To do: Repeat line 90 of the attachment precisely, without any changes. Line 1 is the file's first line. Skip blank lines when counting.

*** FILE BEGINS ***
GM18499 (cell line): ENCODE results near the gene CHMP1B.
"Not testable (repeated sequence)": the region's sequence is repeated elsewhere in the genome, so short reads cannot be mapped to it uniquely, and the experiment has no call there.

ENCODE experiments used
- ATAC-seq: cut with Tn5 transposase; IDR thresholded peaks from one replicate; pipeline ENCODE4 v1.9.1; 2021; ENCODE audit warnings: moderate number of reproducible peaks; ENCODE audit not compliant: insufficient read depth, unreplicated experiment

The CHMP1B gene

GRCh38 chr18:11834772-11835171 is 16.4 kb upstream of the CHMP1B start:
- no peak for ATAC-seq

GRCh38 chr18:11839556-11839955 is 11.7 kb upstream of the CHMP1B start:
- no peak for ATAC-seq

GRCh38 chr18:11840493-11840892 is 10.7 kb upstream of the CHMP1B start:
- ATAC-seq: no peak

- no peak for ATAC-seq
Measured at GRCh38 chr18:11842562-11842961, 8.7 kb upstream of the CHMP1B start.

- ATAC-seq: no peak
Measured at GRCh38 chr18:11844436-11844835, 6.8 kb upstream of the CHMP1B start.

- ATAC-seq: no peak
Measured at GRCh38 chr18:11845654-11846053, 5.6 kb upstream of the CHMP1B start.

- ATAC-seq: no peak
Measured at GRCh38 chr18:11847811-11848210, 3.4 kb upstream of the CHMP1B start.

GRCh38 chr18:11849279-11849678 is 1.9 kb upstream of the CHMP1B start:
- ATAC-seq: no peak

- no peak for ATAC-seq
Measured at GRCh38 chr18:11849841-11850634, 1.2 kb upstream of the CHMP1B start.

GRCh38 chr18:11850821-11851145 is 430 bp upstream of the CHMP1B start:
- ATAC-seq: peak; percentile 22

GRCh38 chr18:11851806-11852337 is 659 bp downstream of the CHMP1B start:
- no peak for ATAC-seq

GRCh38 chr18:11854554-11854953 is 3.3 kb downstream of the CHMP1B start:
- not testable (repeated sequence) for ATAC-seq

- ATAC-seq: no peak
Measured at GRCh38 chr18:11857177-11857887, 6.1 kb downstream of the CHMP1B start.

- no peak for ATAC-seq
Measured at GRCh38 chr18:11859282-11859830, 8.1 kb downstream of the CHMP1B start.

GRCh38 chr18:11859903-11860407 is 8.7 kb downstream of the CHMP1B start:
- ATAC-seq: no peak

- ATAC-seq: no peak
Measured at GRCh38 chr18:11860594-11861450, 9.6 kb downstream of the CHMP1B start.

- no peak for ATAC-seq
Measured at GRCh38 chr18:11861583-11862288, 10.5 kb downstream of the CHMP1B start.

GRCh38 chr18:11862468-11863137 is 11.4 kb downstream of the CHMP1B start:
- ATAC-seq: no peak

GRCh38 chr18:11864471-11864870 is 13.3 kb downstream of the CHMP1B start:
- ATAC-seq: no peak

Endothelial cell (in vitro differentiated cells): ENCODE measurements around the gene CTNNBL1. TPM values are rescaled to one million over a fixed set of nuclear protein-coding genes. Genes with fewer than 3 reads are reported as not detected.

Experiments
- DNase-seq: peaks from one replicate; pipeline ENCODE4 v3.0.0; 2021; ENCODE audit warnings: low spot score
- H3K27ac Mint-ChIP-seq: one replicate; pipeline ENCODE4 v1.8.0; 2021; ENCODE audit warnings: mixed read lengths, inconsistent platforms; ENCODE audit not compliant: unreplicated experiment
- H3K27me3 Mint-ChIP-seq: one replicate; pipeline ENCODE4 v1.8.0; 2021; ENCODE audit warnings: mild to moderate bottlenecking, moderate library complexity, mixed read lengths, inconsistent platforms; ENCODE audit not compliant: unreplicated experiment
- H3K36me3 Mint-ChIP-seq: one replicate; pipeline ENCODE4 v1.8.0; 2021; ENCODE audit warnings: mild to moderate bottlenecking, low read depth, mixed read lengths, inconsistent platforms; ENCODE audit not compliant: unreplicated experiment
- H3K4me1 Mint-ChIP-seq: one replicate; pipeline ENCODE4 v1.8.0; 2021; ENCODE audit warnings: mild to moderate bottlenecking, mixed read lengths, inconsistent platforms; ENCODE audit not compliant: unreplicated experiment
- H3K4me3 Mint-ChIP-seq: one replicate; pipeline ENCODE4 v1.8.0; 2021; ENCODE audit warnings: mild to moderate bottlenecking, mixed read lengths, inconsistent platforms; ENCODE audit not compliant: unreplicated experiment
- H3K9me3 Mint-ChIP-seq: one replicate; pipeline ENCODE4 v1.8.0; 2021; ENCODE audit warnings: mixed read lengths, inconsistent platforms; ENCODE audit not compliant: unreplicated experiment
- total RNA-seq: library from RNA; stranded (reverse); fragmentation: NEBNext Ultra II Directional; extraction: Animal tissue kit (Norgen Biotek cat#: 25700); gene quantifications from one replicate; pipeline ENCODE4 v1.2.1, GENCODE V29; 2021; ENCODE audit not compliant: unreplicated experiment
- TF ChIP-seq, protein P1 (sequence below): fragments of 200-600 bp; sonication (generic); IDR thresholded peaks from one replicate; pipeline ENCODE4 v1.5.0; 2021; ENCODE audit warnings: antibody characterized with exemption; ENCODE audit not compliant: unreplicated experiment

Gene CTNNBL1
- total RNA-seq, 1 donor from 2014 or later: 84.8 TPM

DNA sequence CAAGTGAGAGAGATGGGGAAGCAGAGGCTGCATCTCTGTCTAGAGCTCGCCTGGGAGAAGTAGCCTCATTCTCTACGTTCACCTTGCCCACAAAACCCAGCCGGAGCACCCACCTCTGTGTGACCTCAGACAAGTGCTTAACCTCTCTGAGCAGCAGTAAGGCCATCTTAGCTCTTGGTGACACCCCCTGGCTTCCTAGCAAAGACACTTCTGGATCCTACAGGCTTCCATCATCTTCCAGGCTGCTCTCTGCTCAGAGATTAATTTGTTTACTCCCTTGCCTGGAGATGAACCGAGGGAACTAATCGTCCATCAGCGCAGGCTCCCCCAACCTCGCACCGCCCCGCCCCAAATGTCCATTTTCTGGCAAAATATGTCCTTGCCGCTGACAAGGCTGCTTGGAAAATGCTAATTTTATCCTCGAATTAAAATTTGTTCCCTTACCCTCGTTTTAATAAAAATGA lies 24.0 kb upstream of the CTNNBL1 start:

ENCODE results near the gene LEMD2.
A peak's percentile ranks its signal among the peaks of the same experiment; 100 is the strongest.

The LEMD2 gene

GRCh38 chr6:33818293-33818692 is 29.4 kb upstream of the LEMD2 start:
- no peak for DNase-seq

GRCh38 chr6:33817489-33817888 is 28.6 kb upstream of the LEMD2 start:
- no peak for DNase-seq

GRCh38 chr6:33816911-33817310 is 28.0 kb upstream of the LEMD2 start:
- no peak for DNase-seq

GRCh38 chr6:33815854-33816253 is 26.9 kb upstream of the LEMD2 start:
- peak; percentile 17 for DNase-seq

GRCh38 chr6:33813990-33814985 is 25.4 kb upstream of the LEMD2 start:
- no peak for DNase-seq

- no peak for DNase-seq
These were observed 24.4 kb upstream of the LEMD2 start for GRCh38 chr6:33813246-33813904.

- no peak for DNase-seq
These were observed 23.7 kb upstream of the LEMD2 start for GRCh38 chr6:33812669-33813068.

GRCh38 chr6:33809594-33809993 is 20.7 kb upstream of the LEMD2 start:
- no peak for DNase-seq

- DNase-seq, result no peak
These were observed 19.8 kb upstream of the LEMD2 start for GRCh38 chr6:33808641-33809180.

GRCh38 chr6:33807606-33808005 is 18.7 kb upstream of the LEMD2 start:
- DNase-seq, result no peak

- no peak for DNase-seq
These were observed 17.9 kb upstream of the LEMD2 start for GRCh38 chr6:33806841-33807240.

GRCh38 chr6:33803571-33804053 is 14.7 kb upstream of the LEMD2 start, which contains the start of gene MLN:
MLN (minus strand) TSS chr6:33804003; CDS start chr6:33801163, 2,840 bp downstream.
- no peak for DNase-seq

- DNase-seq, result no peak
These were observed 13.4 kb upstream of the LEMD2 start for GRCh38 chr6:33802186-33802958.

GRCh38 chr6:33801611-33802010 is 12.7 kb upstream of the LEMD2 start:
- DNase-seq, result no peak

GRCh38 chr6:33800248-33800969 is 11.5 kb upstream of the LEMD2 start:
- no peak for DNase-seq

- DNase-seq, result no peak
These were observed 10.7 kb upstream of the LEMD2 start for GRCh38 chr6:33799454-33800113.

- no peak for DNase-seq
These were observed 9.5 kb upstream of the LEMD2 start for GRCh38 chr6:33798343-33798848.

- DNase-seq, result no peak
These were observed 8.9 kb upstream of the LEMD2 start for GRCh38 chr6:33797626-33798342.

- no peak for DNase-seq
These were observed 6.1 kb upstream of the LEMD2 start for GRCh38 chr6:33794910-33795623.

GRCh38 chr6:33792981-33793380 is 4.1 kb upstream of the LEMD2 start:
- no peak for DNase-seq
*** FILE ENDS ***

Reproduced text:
GRCh38 chr6:33800248-33800969 is 11.5 kb upstream of the LEMD2 start: